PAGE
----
Don­ald Trump yet again offen­ded mil­lions by refer­ring to the Coronavir­us respons­ible for the cur­rent glob­al pan­dem­ic as the ‘Chinese Vir­us’. This state­ment has been cri­ti­cized for being racist. This was not a blun­der of a poor choice of words by Trump, it was a stra­tegic one. He admit­ted tak­ing full respons­ib­il­ity for his inflam­mat­ory choice of words deny­ing claims it was racist, ‘[the vir­us] comes from China. It’s not racist at all, no, not at all. It comes from China, that’s why. I want to be accur­ate’.

If you explore the cur­rent polit­ic­al con­text, it is clear it was a jab back at the Chinese gov­ern­ment for claim­ing the Coronavir­us came from US sol­diers and not from the Chinese wet mar­kets, ‘I have great love for all of the people from our coun­try, but as you know China tried to say at one point … that it was caused by Amer­ic­an sol­diers. That can­’t hap­pen. It’s not gonna hap­pen, not as long as I’m Pres­id­ent. It comes from China’. The truth is no one knows the exact ori­gin or the vir­us, there is only spec­u­la­tion. How­ever, evid­ence from gen­ome sequen­cing points towards it being a nat­ur­al patho­gen com­ing from bats and not engin­eered by humans.

Many observ­antly non-Asi­an people are com­ing to Trump’s defence stat­ing his­tor­ic­al pan­dem­ics have been named by their loc­a­tion of ori­gin such as the Span­ish Flu or Ger­man Measles, and are unable to under­stand why this is offens­ive. The truth is unless you walk in the shoes of those who it iden­ti­fies you will nev­er be able to com­pre­hend its implic­a­tions. These pro­voc­at­ive com­ments come at a time when ten­sions in the US are becom­ing increas­ingly high and signs off on the use of oth­er derog­at­ory terms such as, ‘Kung-Flu’ mak­ing dis­crim­in­a­tion accept­able.  Xeno­pho­bia is on the increase lead­ing to viol­ence and hos­til­ity towards not only the Amer­ic­an Asi­an com­munity but the glob­al Asi­an com­munity. Asi­ans have begun to self-isol­ate not in fear of Coronavir­us but in fear of fall­ing vic­tim to hate crimes. Just as Islamo­pho­bia was on the rise fol­low­ing 911. The term, ‘Chinese Vir­us’ cre­ates an incred­ible stigma. We are in a time of a glob­al crisis, death tolls are high, quar­ant­ines are being enforced and there is an eco­nom­ic reces­sion loom­ing. Every­one is feel­ing the det­ri­ment­al effects and with gov­ern­ments strug­gling to con­trol the pan­dem­ic, people are look­ing for someone to ‘blame’ in these dark times. Trump is point­ing the fin­ger to the Chinese people, the con­nota­tions of his words are clear. Per­haps it is his way of dis­tract­ing the world form his lack of con­trol of the situ­ation when his re-elec­tion is in mind. It raises the ques­tion of wheth­er Trump views Asi­an Amer­ic­ans as true Amer­ic­ans at all, as he remains obli­vi­ous to the racism they are facing and dis­reg­ards their safety.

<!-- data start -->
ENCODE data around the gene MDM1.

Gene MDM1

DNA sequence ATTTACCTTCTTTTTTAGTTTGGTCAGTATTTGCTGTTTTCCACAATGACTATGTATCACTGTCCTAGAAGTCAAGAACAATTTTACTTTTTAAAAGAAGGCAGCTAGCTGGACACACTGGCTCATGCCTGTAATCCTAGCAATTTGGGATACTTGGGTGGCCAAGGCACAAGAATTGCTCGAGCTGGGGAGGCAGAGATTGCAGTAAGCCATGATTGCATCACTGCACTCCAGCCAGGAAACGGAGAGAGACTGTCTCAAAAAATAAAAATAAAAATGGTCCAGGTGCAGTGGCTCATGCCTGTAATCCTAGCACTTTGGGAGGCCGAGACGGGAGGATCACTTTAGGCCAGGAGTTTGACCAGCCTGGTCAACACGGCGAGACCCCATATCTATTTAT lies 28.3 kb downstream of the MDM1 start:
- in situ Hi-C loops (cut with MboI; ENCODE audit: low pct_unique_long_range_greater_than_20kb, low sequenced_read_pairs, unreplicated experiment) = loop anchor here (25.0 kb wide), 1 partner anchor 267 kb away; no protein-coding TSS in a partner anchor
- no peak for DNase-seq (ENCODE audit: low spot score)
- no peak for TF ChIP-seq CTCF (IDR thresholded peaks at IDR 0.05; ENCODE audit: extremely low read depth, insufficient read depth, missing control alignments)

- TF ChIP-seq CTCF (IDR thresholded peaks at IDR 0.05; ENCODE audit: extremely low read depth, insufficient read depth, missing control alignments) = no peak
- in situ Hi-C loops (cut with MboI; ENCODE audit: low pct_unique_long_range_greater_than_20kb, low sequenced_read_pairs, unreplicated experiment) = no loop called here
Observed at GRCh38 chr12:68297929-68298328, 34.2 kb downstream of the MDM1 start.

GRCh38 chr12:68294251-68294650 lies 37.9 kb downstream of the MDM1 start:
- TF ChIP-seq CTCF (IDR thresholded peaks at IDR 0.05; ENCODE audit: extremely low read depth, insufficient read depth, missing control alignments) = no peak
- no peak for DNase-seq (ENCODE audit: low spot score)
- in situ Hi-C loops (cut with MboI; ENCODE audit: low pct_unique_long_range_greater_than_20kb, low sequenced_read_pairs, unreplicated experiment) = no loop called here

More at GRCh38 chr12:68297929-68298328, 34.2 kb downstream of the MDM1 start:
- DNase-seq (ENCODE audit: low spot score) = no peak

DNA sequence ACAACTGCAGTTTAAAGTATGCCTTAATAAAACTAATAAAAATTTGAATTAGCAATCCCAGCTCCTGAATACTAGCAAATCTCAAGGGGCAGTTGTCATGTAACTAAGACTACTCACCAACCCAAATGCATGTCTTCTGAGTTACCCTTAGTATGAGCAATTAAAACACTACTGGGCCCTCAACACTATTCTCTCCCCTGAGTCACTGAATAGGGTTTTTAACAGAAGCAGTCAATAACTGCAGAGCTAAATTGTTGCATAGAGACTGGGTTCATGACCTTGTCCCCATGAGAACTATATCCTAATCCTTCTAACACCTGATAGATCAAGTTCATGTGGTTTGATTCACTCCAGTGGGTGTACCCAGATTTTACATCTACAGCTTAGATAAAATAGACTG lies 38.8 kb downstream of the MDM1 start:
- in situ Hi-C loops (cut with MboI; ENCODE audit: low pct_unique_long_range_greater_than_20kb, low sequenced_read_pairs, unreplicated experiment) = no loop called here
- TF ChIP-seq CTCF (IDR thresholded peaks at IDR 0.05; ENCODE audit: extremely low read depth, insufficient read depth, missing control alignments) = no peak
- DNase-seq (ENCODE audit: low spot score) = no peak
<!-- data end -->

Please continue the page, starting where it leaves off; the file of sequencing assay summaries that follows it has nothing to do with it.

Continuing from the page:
Dr. Mike Ryan, exec­ut­ive dir­ect­or of the World Health Organ­iz­a­tion health emer­gen­cies pro­gram has spoken out against Trumps choice of words, ‘It’s really import­ant that we be care­ful in the lan­guage we use. It is a time for solid­ar­ity. This is a time for facts. This is a time to move for­ward togeth­er’. Thank­fully Trump’s ignor­ance has not been adop­ted by the media who are refer­ring to the vir­us by its cor­rect ter­min­o­logy — Coronavir­us.

As Trump con­tin­ues to fuel bigotry and manip­u­lates this glob­al tragedy for his own polit­ic­al gains, we must be aware of the impact of his actions and take our own respons­ib­il­ity for the terms we use. Vir­uses do not dis­crim­in­ate, and neither should we. We must rise above this and remain united as only by work­ing togeth­er will we con­quer this glob­al pan­dem­ic. Instead of point­ing fin­gers we des­per­ately need to look for a solu­tion and we can only do that if we work togeth­er.


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Faizah Cyanide

Faizah Cyanide

Faizah works in clin­ic­al research by pro­fes­sion and has been an avid Hip Hop lov­er since the early 90’s, hav­ing cre­ated her own Hip Hop event, ‘Breakin’ Bound­ar­ies’ in the early 2000’s which was pre­dom­in­antly based around the concept of bboy battles, she has worked with sev­er­al inter­na­tion­al events pro­moters and dan­cers to inspire oth­ers through this art­form.

About Faizah Cyanide

Faizah Cyanide
Faizah works in clinical research by profession and has been an avid Hip Hop lover since the early 90's, having created her own Hip Hop event, 'Breakin' Boundaries' in the early 2000's which was predominantly based around the concept of bboy battles, she has worked with several international events promoters and dancers to inspire others through this artform.